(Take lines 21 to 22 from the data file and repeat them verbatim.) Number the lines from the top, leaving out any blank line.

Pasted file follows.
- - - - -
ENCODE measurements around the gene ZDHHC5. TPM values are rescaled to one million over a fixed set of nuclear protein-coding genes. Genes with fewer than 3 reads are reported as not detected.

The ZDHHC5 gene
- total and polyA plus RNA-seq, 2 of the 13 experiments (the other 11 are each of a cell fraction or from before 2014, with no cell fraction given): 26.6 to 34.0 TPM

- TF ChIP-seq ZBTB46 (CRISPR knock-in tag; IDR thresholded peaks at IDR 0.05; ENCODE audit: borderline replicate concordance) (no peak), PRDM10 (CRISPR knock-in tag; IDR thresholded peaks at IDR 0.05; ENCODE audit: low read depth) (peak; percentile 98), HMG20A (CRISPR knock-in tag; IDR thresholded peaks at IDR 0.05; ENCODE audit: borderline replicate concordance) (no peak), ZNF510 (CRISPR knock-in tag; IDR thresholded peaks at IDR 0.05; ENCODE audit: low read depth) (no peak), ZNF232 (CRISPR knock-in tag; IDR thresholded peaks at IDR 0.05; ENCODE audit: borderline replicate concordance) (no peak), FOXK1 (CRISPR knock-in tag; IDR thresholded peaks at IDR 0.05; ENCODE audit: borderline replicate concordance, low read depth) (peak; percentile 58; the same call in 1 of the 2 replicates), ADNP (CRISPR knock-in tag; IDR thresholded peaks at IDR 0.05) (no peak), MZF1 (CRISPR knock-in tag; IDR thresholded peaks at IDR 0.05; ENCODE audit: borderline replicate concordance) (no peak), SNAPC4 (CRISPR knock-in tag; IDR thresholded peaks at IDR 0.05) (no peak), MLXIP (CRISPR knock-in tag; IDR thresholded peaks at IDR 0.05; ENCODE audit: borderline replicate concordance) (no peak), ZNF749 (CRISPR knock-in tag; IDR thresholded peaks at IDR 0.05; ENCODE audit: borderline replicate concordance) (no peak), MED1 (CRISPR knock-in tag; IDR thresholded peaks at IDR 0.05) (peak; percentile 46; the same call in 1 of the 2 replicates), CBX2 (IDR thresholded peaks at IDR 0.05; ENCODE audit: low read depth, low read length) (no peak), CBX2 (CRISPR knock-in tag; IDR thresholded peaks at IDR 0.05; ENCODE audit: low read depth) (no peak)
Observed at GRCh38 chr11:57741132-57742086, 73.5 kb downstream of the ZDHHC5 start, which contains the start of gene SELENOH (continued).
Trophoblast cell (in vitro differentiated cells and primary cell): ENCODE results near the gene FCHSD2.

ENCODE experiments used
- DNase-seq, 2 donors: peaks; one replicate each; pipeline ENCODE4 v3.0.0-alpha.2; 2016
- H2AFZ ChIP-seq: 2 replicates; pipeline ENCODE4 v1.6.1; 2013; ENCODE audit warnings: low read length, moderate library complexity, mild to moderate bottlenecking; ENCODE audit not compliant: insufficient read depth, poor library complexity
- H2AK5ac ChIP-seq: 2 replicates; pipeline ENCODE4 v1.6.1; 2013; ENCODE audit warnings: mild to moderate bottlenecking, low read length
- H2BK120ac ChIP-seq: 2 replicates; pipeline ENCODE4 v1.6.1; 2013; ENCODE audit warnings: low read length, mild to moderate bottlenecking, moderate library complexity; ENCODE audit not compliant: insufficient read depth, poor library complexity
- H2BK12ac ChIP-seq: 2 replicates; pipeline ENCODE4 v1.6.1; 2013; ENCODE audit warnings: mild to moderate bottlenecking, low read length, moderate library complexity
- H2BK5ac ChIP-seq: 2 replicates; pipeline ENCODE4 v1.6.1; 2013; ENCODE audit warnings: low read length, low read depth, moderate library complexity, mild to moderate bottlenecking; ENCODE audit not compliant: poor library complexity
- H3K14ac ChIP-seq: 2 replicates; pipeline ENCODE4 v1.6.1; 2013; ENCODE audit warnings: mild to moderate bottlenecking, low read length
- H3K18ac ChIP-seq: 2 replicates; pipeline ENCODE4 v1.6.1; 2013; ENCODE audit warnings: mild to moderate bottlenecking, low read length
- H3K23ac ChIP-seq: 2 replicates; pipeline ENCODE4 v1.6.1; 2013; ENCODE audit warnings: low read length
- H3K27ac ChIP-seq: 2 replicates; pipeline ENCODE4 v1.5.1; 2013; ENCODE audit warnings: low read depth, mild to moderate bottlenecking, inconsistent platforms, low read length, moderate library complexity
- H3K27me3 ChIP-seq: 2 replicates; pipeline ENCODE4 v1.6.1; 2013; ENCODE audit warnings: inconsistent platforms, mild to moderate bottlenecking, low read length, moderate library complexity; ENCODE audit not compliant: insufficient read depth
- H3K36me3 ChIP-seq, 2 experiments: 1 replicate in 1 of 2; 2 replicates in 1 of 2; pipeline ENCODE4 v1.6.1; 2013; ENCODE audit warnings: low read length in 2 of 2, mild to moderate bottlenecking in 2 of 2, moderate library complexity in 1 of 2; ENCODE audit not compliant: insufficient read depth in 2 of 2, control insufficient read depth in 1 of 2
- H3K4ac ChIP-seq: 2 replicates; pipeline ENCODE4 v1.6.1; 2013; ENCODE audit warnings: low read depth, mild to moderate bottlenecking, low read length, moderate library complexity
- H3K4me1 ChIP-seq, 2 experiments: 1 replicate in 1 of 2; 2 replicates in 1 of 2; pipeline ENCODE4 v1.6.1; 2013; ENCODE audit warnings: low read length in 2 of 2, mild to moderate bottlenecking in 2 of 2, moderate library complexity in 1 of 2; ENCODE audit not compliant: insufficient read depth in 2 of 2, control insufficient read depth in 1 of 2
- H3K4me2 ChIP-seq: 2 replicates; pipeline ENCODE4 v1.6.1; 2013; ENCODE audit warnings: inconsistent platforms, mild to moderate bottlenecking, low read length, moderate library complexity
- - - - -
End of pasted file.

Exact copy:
- H3K4me1 ChIP-seq, 2 experiments: 1 replicate in 1 of 2; 2 replicates in 1 of 2; pipeline ENCODE4 v1.6.1; 2013; ENCODE audit warnings: low read length in 2 of 2, mild to moderate bottlenecking in 2 of 2, moderate library complexity in 1 of 2; ENCODE audit not compliant: insufficient read depth in 2 of 2, control insufficient read depth in 1 of 2
- H3K4me2 ChIP-seq: 2 replicates; pipeline ENCODE4 v1.6.1; 2013; ENCODE audit warnings: inconsistent platforms, mild to moderate bottlenecking, low read length, moderate library complexity